At the end of the day, these are some of the most beautiful pieces ever written. They are works that must be played with passion and not fear, that can be felt with hopefulness and not disappointment and hatred, and with adoration and respect. They are to be revered and played with a sense of love for their mysteries and glories, and not because a certain correctness is required. This is music that invokes compassion and has the capacity to reach the deepest and the most inner core of the each person’s soul. It is music that responds to each player’s individuality, reflecting that person’s inner life in ways that strikes a chord of recognition with another person, allowing both the player and listener the musical means for heightened self-examination. In this sense, each interpretation, in its elements that extend beyond learned aesthetics and academic presentation, is stemming from life itself, which is to say that every performance of these works will always be different, emphases and colorings and “meanings” constantly changing. This is indeed living music, that walks in concert with life’s movements.

When encountering such life-altering achievement, people often speak of “divine” inspiration, as though the work was a direct product of godly instruction. Still, this is music of human dimension. Bach was given to normal emotions, as we are aware of his frustrations in some career situations, and knowing of his huge family, we may imagine the demands such a home life placed on the man. He wrote the Sonatas and Partitas for solo violin in a town of no particularly great claim, and they have been played ever since by very human musicians for “normal” listeners. Yet amidst all this normalcy is the humbling beauty of this music, a gift we gratefully accept.


©Midori Goto, 2017

Midori’s Winter Season Greetings

In respect for and in solidarity with those wishing for and needing solace, my friend Charles Danziger, and I have created the following greeting — Midori




Warner Classics to release Midori’s recording of Beethoven sonatas with Jean-Yves Thibaudet

On November 9th, Midori’s complete Beethoven sonatas cycle with pianist Jean-Yves Thibaudet will be released digitally worldwide by Warner Classics.

The physical CD release will follow in January 2023.



The 2022-2023 season marks the 40th Anniversary of Midori’s professional debut, which took place on New Year’s Eve in 1982 with the New York Philharmonic and Zubin Mehta. She was 11 years old.

This season, Warner Classics will release a new recording of the complete Beethoven sonatas cycle with Midori and pianist Jean-Yves Thibaudet, which the artists will perform in its entirety at Dartmouth College New Hampshire and Suntory Hall, Tokyo.

The Suntory Hall Beethoven sonatas cycle is part of a five-day celebration of Midori’s anniversary that also pays homage to Beethoven and to Midori’s mentor, the late Isaac Stern, whose significant birthdays fell during Covid lockdowns.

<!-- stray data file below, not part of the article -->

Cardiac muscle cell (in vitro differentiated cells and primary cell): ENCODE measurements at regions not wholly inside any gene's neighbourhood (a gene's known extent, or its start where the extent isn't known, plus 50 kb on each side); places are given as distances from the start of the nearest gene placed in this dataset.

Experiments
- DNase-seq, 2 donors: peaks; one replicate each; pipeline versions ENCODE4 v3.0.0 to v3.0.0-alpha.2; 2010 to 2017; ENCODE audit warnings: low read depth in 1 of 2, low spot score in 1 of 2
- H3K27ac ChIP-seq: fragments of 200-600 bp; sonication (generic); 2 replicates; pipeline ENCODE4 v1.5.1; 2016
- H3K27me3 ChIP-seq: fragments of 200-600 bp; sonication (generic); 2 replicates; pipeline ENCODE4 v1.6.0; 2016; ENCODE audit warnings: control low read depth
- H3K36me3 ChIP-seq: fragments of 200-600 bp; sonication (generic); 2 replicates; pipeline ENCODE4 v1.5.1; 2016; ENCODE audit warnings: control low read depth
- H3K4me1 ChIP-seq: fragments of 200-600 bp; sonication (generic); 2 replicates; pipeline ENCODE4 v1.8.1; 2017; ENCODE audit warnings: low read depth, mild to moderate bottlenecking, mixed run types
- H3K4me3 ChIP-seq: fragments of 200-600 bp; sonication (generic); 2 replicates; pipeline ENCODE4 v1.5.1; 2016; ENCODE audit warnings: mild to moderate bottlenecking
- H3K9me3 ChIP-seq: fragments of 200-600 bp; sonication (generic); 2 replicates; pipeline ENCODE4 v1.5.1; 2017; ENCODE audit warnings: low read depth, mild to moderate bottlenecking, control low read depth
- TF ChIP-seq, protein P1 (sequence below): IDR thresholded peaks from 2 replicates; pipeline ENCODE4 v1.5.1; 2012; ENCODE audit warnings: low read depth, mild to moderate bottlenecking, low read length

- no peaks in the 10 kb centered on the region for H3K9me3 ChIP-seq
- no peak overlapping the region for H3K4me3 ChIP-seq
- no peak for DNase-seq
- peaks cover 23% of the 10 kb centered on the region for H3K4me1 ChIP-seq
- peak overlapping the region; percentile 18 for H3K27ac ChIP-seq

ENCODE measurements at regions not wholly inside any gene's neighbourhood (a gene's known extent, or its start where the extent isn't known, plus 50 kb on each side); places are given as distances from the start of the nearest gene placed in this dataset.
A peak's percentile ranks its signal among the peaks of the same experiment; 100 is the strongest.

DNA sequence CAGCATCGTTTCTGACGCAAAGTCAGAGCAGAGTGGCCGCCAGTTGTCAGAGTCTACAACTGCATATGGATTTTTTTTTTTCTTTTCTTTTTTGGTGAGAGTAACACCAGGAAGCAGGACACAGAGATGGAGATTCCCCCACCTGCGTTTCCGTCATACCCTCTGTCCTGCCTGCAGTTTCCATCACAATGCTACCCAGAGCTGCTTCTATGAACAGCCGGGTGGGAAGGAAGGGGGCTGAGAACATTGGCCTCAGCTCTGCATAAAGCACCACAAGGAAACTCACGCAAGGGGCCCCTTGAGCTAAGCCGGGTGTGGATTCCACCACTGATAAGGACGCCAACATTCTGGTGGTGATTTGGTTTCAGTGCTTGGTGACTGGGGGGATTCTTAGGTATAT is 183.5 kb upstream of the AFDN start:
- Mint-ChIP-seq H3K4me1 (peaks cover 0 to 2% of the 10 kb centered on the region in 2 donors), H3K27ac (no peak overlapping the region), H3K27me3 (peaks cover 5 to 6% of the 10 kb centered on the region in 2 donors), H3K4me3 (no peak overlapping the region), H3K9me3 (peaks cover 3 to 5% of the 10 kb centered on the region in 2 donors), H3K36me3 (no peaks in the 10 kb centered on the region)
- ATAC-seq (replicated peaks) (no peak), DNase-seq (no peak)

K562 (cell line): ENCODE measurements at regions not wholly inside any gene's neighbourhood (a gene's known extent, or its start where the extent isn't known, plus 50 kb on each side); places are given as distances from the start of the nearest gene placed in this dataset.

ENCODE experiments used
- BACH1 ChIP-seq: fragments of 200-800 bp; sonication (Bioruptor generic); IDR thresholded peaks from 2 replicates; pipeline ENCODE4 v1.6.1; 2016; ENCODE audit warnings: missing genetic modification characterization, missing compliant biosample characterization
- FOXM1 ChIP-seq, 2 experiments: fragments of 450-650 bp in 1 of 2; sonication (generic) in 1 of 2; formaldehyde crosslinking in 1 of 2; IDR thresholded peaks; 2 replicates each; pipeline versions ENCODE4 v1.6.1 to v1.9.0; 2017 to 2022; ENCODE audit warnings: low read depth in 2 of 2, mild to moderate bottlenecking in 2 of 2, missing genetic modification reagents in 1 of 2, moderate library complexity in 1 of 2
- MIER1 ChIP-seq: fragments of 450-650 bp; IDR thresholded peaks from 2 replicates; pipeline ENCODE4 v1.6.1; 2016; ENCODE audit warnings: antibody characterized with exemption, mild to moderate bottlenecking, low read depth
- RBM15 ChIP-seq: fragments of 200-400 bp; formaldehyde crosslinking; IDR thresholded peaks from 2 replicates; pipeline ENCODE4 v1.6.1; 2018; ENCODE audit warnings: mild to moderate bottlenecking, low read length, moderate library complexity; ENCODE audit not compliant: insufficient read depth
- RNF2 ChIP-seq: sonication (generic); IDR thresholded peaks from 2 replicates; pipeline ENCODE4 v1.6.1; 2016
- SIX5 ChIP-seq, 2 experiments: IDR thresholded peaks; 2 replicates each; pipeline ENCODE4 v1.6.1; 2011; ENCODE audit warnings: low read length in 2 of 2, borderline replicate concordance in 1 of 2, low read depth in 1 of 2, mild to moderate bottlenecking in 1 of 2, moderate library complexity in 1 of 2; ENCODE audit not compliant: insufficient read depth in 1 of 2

Over the course of the season, Midori, Lederlin and Biss perform Beethoven piano trios in London, Hamburg and Koln while Midori offers the Beethoven, Mendelssohn, Tchaikovsky, Schumann, Korngold and Detlev Glanert concertos with orchestras in Europe, the United States and Asia.

Two other longstanding passions of Midori – J.S. Bach’s six sonatas and partitas for solo violin and newly commissioned works – are combined in recital programs that Midori performs at the Kennedy Center in Washington, D.C., Carnegie Hall, the Herbst Theatre in San Francisco and elsewhere in the United States, Canada and Europe throughout the 2022-2023 season.

Midori receives her 2020 Brahms Prize – – at last

(Above photo ©Andreas Guballa)



Midori was awarded the Schleswig-Holstein Brahms Society’s Brahms Prize in 2020 but the prize ceremony had to be postponed because of the Covid pandemic. The event took place on August 20, 2022 at St Bartholomaus Church in Wesselburren.

The jury honored Midori for her internationally celebrated interpretations of the works of Johannes Brahms as well as for the support she gives to the younger generation of artists and her special commitment in the spirit of humanity to projects promoting culture, not least as a UN Peace Ambassador. The prize is endowed with €10,000.

Alongside the prize ceremony Midori performed a program of solo works by J.S. Bach, Jessie Montgomery and John Zorn.

The first recipient of the Brahms Prize was Leonard Bernstein in 1988. Subsequent winners have included Yehudi Menuhin, Dietrich Fischer-Dieskau, Sabine Meyer, Thomas Quasthoff, Christoph Eschenbach and the Thomanerchor.      

A profile of Midori published to coincide with the Brahms Prize event can be found in NDR Kultur



Stream Carnegie Hall’s Concert for Ukraine on-demand from June 8 for two weeks

Carnegie Hall’s all-star benefit Concert for Ukraine, in which Midori participated, is available to stream on-demand beginning Wednesday, June 8 at 2 PM EDT for two weeks.


Proceeds from the live event on May 23—including 100% of ticket sales—supported Direct Relief, a humanitarian aid nonprofit organization that provides urgently needed medical supplies to relief groups on the ground in Ukraine. Donations can still be made directly through Direct Relief’s website: www.directrelief.org/Carnegie-Hall


The stream can be accessed via:

Carnegie Hall website
Carnegie Hall+
YouTube Stream
Facebook Stream